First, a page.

Some proponents of the Eurasian Customs Union have argued that as a result of the Customs Union firms in the three countries will have improved market access through having tariff free access to the markets in all three countries. Prior to 2010, however, along with other countries in the Commonwealth of Independent States (CIS), the three countries had agreements in place that stipulated free trade in goods among them. Thus, the Customs Union could not provide improved market access due to reducing tariffs on goods circulating among the three countries.
Since the common external tariff was essentially the Russian tariff, there was little change in incentives regarding tariffs in Russia. The big change occurred in Kazakhstan, who had a much lower tariff structure than Russia prior to implementing the Customs Union tariff. Despite the exemptions, Kazakhstan almost doubled its tariffs in the first year of the Customs Union (see World Bank, 2012). The increase in tariffs on many items which were not produced in Kazakhstan but produced in Russia, led to a substantial increase in imports from Russia and displacement of imports from Europe. Many of Russia’s manufacturing firms, which were not competitive in Kazakhstan prior to the Customs Union, were now able to expand sales to the Kazakhstani market. This represents gains for Russian industry. Given the deeper manufacturing base in Russia compared with most of the CIS countries and the resulting uneven benefits of the common external tariff in favor of Russia, acceptance of the common external tariff has been a fundamental negotiating position of Russia regarding acceptance of members in the Customs Union.
Some cite the expanded Russian exports in Kazakhstan as evidence of success of the Customs Union. But the displacement of European imports, to higher priced or lower quality imports from Russia, represents a substantial transfer of income from Kazakhstan to Russia and is an example of what economists call “trade diversion”. Moreover, it is the reason the World Bank (2012) has evaluated the tariff changes of the Customs Union as a loss of real income for Kazakhstan.
Furthermore, the three countries together (and even a broader collection of CIS countries) constitute too small a market to erect tariff walls against external competition. They would lose the benefits of importing technology from advanced countries and would rely on high priced production from within the Customs Union. Some would argue that there are political benefits of trade to be taken into account, but experience has shown that when a customs union is inefficient and the benefits and the costs of the customs union are very unequal, the customs union can inflame conflicts (see Schiff and Winters, 2003, 194-195).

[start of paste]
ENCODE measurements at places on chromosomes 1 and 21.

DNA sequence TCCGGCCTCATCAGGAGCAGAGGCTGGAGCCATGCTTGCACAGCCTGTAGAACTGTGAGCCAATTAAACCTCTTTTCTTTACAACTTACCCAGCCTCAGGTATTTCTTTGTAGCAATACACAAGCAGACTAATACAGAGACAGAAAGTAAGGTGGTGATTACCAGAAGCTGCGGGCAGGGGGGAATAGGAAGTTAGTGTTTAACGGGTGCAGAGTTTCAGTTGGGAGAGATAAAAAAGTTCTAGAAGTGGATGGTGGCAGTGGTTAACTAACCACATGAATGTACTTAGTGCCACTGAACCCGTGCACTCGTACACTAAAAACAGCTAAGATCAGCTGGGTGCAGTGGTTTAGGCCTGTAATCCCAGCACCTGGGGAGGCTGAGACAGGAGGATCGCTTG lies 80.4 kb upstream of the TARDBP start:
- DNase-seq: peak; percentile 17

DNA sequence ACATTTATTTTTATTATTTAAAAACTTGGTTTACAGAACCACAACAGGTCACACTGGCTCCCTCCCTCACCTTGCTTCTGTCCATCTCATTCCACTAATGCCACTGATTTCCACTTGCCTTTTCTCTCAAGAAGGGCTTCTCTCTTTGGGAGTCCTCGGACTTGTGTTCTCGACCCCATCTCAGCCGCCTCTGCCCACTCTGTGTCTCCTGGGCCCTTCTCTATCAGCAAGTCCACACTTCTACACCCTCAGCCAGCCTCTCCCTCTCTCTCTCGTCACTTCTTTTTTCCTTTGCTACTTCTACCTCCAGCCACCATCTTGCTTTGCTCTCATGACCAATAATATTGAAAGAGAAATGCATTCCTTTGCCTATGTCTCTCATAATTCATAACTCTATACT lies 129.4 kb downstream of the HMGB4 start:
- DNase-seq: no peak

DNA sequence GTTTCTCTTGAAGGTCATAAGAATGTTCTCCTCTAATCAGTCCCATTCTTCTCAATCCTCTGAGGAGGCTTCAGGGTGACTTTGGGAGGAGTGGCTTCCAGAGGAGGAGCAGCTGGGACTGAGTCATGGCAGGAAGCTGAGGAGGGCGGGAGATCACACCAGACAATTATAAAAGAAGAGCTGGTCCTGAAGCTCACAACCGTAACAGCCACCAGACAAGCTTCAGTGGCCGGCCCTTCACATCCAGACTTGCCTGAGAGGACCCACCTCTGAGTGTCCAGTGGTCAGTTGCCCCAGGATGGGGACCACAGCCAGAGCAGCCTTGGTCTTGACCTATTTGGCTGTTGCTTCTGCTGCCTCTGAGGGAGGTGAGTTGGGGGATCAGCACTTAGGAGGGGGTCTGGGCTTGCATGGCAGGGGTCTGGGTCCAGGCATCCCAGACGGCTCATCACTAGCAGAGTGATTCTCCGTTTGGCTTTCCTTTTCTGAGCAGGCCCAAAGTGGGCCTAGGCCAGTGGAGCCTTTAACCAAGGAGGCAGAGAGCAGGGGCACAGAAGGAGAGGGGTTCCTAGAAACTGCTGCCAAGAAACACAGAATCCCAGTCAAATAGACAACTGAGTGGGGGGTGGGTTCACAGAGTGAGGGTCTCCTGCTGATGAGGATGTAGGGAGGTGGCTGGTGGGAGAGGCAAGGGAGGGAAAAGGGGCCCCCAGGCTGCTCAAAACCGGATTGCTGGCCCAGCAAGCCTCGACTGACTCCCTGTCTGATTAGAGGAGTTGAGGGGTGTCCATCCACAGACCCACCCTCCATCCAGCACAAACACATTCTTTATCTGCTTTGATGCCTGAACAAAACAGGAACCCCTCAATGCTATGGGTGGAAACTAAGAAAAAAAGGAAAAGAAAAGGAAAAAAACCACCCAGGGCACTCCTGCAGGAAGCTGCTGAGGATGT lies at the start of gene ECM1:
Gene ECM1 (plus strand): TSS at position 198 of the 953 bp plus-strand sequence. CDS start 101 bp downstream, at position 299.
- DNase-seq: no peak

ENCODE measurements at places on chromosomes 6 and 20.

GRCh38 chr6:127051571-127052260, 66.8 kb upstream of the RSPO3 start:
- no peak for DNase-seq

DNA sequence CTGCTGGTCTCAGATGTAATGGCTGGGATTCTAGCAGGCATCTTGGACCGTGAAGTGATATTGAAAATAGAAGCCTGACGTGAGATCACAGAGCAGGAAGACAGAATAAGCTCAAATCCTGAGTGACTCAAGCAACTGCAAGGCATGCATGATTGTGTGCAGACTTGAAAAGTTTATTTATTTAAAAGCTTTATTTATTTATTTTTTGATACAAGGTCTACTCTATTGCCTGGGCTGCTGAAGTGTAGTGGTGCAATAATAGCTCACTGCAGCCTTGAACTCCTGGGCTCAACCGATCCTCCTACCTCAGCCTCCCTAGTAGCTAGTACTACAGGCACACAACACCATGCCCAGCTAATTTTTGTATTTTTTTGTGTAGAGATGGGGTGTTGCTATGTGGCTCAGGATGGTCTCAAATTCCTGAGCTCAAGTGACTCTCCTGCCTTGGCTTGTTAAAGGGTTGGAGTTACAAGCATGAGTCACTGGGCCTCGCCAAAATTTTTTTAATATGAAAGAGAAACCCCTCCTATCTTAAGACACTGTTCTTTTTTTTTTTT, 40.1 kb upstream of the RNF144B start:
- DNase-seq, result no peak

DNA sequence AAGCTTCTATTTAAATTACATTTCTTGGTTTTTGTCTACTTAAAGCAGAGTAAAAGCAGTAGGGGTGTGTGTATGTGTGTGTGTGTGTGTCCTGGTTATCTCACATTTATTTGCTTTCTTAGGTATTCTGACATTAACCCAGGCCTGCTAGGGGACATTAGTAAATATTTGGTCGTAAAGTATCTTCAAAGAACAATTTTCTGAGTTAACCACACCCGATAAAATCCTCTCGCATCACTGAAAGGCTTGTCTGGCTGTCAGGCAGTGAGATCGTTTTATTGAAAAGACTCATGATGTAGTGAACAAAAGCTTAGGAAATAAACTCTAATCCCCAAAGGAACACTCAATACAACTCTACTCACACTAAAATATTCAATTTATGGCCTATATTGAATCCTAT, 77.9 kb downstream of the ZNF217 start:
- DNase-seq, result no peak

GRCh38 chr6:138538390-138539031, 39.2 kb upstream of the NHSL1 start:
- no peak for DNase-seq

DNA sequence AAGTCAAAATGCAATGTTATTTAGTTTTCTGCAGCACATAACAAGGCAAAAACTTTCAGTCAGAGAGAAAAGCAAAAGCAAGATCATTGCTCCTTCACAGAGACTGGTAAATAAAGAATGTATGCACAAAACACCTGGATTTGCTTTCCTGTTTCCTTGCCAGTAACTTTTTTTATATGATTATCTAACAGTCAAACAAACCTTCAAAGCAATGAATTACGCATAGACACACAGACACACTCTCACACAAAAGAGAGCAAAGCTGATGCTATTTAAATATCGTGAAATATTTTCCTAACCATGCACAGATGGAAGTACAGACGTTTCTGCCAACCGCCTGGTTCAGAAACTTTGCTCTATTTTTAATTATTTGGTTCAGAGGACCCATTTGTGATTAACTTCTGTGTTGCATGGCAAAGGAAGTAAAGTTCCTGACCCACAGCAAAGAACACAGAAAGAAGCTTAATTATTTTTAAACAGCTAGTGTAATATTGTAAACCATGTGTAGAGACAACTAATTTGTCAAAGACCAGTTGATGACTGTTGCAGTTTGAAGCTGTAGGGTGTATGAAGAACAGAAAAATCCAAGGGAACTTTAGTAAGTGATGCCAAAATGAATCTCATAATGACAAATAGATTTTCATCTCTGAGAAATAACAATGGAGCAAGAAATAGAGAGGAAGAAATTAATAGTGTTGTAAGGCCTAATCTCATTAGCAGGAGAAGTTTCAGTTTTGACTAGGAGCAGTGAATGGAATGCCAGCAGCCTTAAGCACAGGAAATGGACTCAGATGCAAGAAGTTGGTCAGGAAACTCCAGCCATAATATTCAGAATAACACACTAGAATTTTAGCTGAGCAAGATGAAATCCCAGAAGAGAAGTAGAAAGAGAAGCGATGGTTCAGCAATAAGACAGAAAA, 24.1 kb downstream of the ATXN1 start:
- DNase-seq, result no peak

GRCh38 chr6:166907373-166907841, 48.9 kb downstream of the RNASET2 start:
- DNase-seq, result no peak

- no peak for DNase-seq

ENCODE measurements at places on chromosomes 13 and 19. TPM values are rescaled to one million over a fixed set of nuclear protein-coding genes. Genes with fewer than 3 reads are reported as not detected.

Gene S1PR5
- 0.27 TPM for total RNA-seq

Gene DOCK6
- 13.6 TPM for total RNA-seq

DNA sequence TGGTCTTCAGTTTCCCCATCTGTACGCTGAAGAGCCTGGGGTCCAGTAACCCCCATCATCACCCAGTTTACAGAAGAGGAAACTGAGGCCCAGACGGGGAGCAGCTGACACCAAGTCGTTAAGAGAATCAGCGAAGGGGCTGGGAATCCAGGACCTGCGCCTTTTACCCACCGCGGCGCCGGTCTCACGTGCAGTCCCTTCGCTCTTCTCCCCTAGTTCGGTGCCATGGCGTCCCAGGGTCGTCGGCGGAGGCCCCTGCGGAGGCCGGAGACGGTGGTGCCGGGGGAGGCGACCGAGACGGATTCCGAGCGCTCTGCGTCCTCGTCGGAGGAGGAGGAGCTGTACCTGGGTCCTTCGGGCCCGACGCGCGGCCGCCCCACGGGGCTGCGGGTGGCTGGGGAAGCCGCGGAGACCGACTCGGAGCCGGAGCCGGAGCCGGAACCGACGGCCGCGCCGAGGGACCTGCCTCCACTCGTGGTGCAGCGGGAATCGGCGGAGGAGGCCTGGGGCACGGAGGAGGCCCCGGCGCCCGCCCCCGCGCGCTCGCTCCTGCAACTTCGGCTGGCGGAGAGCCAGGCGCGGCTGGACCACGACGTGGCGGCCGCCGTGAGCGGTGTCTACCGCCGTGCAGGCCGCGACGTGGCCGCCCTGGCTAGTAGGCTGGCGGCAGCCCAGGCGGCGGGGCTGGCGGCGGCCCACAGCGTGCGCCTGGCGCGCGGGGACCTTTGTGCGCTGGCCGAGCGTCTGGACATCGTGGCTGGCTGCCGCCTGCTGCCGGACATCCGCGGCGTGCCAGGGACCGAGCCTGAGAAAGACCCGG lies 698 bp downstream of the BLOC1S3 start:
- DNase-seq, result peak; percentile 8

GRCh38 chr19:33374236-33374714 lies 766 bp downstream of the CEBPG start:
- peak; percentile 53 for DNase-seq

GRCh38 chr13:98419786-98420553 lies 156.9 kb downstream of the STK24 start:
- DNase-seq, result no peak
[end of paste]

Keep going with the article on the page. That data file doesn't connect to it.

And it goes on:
Non-Tariff Barriers — Extremely Costly Methods of Regulating Standards Worsened by the Customs Union
Non-tariff barriers, in the form of sanitary and phyto-sanitary (SPS) conditions on food and agricultural products and technical barriers to trade (TBTs) on goods, are a very significant problem of the Customs Union. There are standards based trade disputes between Belarus and Russia on several products, including milk, meat, buses, pipes and beer (see Petrovskaya, 2012). Anecdotal evidence indicates that Kazakhstani exporters complain bitterly regarding the use by the Russian authorities of SPS and TBTs measures, either to extract payments or for protection.
If the Customs Union could make substantial progress on reducing these barriers, it would be a significant accomplishment. My colleagues and I have estimated that progress on the non-tariff barriers and trade facilitation could outweigh the negative impact of the tariff changes for Kazakhstan (see World Bank, 2012). Unfortunately, so far the Customs Union has taken a step backward on both non-tariff barriers and trade facilitation.
A big problem in reducing standards as a non-tariff barrier is that standards regulation, in all three countries, is still primarily based on the Soviet system. As a holdover from the Soviet era, mandatory technical regulations are employed where market economies allow voluntary standards to apply. This regulatory system makes innovation and adaption to the needs of the market very costly as firms must negotiate with regulators when they want to change a product or how it is produced. Legislation in both Russia and Kazakhstan calls for conversion to a system of voluntary standards, but this is happening too slowly in all three countries. The problem is that the Customs Union has worsened the situation. Technical regulations are now decided at the level of the Customs Union, so firms that previously negotiated with their national standards authority, have had to now get agreement from the Customs Union. This has reportedly caused further delays, impeding innovation and the ability of firms to meet the demands of the market.
A second problem with efforts to reduce the non-tariff barriers is that the Customs Union is trying to harmonize standards of the three countries by producing mandatory technical regulations. The alternative is to use Mutual Recognition Agreements (MRAs). Experience has shown that no customs union has been able to broadly harmonize standards based on mandatory technical regulations, with the exception of the European Union. In fact, even in the European Union, they have had to use MRAs and only harmonized technical regulations after decades of work. While each member of the Customs Union is expected to create a system of mutual recognition of certificates of conformity, these certificates are not presently recognized in the other countries of the Customs Union. There is little hope for a significant reduction in standards of non-tariff barriers unless the system of mutual recognition is more widely recognized and adopted.